Did they stand and wait for random passers-by back then or put up flyers around town? They must have done something besides just stand in a river. This was no way to build a crowd.
The women’s dog noticed the preacher and started pulling at its leash as if the sight of the man in the water proved something to the dog.
It had been lied to all these years. You are allowed to go in the river.
Without barking, the dog strained at its leash. The women stopped walking and looked amused. They were still fifty feet away from the man in the river.
“Come on over here, ladies,” the man said. “I won’t bite.”
His repertoire was not especially rich.
The women looked at each other and patiently allowed the dog to wear itself out against the leash. The preacher turned to Gary. Gary waved again with the same wave, just above his head, his right hand moving once to the left and once to the right.
Pulling the dog away from the water, the woman holding the leash backed up the slope above the path. Her friend did the same and the women walked toward Gary, keeping their distance from the man in white. The looks on their faces said they were going to ask Gary what was going on.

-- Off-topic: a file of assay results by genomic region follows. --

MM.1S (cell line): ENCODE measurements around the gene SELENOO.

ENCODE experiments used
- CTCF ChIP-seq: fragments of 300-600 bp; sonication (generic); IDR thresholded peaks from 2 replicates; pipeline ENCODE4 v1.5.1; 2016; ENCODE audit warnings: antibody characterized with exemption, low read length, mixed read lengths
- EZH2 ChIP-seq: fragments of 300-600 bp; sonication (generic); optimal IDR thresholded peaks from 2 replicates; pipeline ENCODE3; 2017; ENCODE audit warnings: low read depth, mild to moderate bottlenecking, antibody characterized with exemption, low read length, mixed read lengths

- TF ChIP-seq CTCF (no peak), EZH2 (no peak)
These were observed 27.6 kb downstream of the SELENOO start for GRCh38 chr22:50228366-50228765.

“What’s going on? Who is that guy?” the woman with the leash asked him.
The dog had no interest in Gary. It sat down on the ground.
“I have no idea. I’m just waiting to see what happens when the cops show up.”
“Why? Did somebody call the police?”
“Not that I know of,” Gary said, “but, you know, they come through here a lot.”
The second woman chimed in, “I wonder if that’s legal, standing in the river.”
“Seems like you’d need a business license or something,” the first woman said.
In short shorts and tight shirts, the women looked very much alike, but the woman with the dog had stronger looking arms and darker hair than her friend.
“You’re welcome to join me and enjoy the show,” Gary said. He said it without any real energy. Sometimes being neutral puts people at ease.
The women looked at each other with a similar neutrality then looked back down at the preacher who was looking up at the three of them.
A jogger caught the preacher’s eye. A man was coming from the same direction the women had come from, moving swiftly but looking like he was tired of running.